Gyms and museums will be allowed to reopen Monday in Philadelphia, and, in most parts of the state, indoor dining and entertainment venues will be able to resume operations.
A package of restrictions imposed by Gov. Tom Wolf’s administration was always scheduled to expire at 8 a.m. Monday, but, prior to an announcement last week, there was speculation that officials could extend them to guard against a holiday-fueled rise in coronavirus cases.
Wolf, while warning that the virus was still “an immense danger” to the healthcare system, said he was encouraged that the state’s percent positive rate — now at about 15% — has been falling and that cases appear to be plateauing.
He said he hopes the protocols, which were imposed Dec. 12 to target the busy Christmas and New Year’s period, will blunt any potential spike.
“The fight against this dangerous disease is not over,” Wolf told reporters during a briefing last week. “This does not mean that we’re out of the woods, not by any means.”
In Philadelphia, the state’s decision paves the way for what officials have called lower-risk settings, which include gyms, outdoor catered events, museums, outdoor athletic leagues and in-person high school classes, to get going again.
Mayor Jim Kenney and Health Commissioner Thomas Farley last month extended prohibitions on indoor dining, casinos, theaters, indoor events and most in-person college classes through Jan. 15.
Casinos, theaters, indoor events, concert halls and bowling alleys will be allowed to reopen, with limitations, in the rest of the state and high school sports and extracurricular activities may also resume this week.
A 10-person cap on indoor events and a 50-person limit on outdoor gatherings will be eased, reverting to a sliding scale previously used by the commonwealth, with a maximum of 500 people inside and 2,500 outside.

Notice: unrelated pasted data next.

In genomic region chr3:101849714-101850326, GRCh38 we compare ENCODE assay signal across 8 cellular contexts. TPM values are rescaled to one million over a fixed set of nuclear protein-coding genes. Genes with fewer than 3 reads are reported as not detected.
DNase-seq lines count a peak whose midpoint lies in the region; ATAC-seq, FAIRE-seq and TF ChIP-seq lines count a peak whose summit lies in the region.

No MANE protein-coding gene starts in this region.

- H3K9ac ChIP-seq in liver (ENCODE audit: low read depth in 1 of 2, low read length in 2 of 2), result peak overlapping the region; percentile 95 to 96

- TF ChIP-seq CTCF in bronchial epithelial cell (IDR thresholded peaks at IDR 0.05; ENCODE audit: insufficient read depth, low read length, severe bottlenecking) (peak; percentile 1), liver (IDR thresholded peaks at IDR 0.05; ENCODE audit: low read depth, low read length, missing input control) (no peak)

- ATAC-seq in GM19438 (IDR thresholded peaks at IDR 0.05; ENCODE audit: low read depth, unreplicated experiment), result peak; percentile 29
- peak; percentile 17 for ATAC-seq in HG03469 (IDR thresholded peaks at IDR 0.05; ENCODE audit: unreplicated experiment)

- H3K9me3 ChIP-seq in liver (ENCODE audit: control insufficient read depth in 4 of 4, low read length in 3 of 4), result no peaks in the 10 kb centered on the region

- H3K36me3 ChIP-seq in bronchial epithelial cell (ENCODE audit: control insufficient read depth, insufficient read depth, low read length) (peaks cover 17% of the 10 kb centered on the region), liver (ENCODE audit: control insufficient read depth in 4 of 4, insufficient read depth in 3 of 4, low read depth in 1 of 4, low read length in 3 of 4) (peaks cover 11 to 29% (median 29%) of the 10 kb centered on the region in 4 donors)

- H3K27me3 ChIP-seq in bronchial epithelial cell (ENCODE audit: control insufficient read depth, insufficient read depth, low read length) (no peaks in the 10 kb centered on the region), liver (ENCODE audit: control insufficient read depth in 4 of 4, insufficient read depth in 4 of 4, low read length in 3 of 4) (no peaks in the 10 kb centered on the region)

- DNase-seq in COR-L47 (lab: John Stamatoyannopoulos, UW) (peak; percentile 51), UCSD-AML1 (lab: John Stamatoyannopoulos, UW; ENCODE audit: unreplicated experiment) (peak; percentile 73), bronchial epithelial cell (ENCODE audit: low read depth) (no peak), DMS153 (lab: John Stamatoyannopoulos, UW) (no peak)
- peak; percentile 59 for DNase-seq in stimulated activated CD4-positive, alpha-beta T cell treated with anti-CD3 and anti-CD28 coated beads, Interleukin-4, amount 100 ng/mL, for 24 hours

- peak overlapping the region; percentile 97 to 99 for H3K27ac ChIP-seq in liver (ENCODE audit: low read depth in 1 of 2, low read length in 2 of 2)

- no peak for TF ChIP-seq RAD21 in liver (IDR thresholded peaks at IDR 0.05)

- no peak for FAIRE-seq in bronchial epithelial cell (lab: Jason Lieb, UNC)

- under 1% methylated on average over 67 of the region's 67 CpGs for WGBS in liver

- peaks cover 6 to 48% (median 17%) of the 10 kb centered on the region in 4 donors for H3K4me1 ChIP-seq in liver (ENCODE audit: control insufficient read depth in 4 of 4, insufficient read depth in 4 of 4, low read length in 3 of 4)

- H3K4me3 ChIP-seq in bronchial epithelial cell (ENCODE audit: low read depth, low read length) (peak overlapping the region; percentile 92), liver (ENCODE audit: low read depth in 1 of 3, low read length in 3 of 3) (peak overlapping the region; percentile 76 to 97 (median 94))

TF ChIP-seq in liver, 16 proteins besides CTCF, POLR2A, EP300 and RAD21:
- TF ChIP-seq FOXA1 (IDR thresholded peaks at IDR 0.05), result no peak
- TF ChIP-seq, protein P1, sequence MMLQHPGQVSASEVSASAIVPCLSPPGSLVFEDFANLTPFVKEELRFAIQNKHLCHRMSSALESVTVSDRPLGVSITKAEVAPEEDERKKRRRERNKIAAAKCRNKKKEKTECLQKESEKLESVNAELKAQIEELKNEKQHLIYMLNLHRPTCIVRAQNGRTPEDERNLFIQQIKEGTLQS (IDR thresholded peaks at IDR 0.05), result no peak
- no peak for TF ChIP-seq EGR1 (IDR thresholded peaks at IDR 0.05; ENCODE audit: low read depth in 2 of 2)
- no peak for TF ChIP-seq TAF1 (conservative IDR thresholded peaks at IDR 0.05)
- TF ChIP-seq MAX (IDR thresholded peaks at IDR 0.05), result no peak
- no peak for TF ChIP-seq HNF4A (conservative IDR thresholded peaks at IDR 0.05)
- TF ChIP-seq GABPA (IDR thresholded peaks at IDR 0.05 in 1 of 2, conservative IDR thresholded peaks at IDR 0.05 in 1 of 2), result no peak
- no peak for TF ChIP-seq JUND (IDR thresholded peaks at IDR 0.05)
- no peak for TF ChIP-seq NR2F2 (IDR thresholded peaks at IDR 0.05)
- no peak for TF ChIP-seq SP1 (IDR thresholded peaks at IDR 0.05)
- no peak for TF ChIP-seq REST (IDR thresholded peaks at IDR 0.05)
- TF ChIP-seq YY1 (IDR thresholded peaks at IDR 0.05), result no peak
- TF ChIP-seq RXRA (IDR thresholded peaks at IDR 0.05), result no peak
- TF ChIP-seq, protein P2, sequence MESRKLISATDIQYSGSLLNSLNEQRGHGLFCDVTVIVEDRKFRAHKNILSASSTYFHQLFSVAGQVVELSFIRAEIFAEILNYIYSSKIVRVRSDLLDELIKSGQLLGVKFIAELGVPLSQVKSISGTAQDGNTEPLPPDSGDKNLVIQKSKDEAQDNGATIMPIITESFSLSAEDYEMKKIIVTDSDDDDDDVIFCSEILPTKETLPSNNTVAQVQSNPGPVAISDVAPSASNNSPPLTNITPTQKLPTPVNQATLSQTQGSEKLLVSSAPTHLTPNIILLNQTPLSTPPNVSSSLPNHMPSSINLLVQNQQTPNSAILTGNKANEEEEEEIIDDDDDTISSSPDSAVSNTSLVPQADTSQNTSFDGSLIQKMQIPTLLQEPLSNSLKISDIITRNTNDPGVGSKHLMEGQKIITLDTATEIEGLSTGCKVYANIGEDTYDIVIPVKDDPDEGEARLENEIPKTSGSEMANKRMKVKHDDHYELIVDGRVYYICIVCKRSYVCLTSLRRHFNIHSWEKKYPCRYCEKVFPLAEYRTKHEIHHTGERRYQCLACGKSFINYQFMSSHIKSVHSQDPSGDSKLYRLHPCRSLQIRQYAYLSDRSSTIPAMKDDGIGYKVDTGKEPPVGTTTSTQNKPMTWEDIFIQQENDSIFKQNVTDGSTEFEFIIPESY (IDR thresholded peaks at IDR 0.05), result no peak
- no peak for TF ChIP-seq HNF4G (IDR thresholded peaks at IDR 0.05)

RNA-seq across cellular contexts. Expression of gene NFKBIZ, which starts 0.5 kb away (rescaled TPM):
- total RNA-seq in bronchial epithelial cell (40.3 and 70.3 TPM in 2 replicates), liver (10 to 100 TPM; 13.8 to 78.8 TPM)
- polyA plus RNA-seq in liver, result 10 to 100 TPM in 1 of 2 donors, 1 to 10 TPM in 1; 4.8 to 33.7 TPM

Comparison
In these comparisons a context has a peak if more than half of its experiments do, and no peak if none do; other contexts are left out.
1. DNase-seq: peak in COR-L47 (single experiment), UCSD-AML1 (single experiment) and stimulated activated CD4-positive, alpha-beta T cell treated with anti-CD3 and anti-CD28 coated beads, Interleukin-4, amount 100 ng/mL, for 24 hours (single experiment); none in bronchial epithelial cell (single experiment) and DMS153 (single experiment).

More restrictive capacity limits will also be in place in the city, with most business owners required to allow in only five people per 1,000 square feet, about equivalent to 5% of a building’s fire code occupancy.
Counties and municipalities are permitted to impose tighter measures than the state, but local officials have not been able to be more lenient.
The state’s rules call for hair salons, barber shops, gyms, casinos, theaters and museums to operate at 50% capacity, with most other businesses allowed to open at 75%.
Pennsylvania restaurants offering indoor dining can run at half-capacity if they complete an online self-certification process; otherwise, they are required to limit their occupancy to 25%.
Eateries must continue to cut off alcohol sales at 11 p.m., and a customer purchasing beer, wine or liquor has to also order a meal.
The commonwealth’s universal mask mandate, as well as an order that anyone travelling into the state test negative for COVID-19 or agree to quarantine for 10 days, remain in effect.
State officials reported 7,714 new coronavirus cases Friday and 9,253 Saturday, and a combined two-day total of 267 virus-related deaths. Neither the city or the commonwealth send out COVID-19 data on Sundays.
There are 5,529 people with the virus who are hospitalized in Pennsylvania, including 666 in Philadelphia, according to a state dashboard.
Just over 130,000 people in the commonwealth have received their first coronavirus vaccine, in addition to the nearly 25,000 doses that have been administered in Philadelphia.
Last week, about 36,000 doses at the state level were allotted to a federal partnership with CVS and Walgreens to inoculate nursing home residents and staff, Health Secretary Rachel Levine said Wednesday.
She estimated that there are about 1 million healthcare workers in Pennsylvania and 250,000 to 300,000 residents and staff of long-term care facilities — those groups are receiving top priority in phase 1a of the vaccine roll-out.
Getting through those populations is probably going to take “a couple of months,” Levine added.
Wolf, during the Wednesday news conference, said he is “personally disappointed” at the speed of vaccine distribution. The federal inoculation campaign has come under increasing scrutiny recently, including from President-Elect Joe Biden.
“Maybe my expectations were too high that the vaccine would have been rolled out faster and in a much more efficient manner than it has been,” Wolf said.
“Now, I understand there’s a hand-off between the outgoing presidential administration and the incoming one, but my hope is that we can get these vaccines out and that we don’t have, what I hear we have, vaccines sticking around warehouses,” he added.
Wolf said the state currently is not “directly involved” in the logistics of vaccine distribution.